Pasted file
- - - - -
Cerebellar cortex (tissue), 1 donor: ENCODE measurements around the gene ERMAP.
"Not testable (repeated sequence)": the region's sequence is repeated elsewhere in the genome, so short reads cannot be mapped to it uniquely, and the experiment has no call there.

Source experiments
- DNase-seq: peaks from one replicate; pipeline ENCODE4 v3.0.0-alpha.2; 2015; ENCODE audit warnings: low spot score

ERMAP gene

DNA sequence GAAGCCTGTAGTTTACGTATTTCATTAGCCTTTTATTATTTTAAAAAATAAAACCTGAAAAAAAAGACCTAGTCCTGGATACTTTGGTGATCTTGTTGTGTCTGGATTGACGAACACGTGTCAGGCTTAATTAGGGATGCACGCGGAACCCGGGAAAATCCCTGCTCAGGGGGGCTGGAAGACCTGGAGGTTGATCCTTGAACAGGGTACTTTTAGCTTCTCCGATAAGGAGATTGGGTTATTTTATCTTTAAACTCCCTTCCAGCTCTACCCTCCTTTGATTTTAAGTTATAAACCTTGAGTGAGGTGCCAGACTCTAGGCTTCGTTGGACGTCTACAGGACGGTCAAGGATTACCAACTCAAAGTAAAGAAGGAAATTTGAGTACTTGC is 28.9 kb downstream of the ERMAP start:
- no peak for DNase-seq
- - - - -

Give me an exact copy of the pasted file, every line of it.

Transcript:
Cerebellar cortex (tissue), 1 donor: ENCODE measurements around the gene ERMAP.
"Not testable (repeated sequence)": the region's sequence is repeated elsewhere in the genome, so short reads cannot be mapped to it uniquely, and the experiment has no call there.

Source experiments
- DNase-seq: peaks from one replicate; pipeline ENCODE4 v3.0.0-alpha.2; 2015; ENCODE audit warnings: low spot score

ERMAP gene

DNA sequence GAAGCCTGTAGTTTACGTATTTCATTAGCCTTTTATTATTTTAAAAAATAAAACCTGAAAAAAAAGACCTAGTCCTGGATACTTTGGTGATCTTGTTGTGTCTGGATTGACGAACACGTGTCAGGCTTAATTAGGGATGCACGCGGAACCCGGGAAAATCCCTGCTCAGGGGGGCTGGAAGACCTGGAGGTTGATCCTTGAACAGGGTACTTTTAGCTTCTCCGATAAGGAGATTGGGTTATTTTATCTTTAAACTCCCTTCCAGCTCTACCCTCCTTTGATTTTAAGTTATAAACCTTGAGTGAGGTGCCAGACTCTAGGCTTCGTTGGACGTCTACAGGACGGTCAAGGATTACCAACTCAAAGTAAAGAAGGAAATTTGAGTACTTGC is 28.9 kb downstream of the ERMAP start:
- no peak for DNase-seq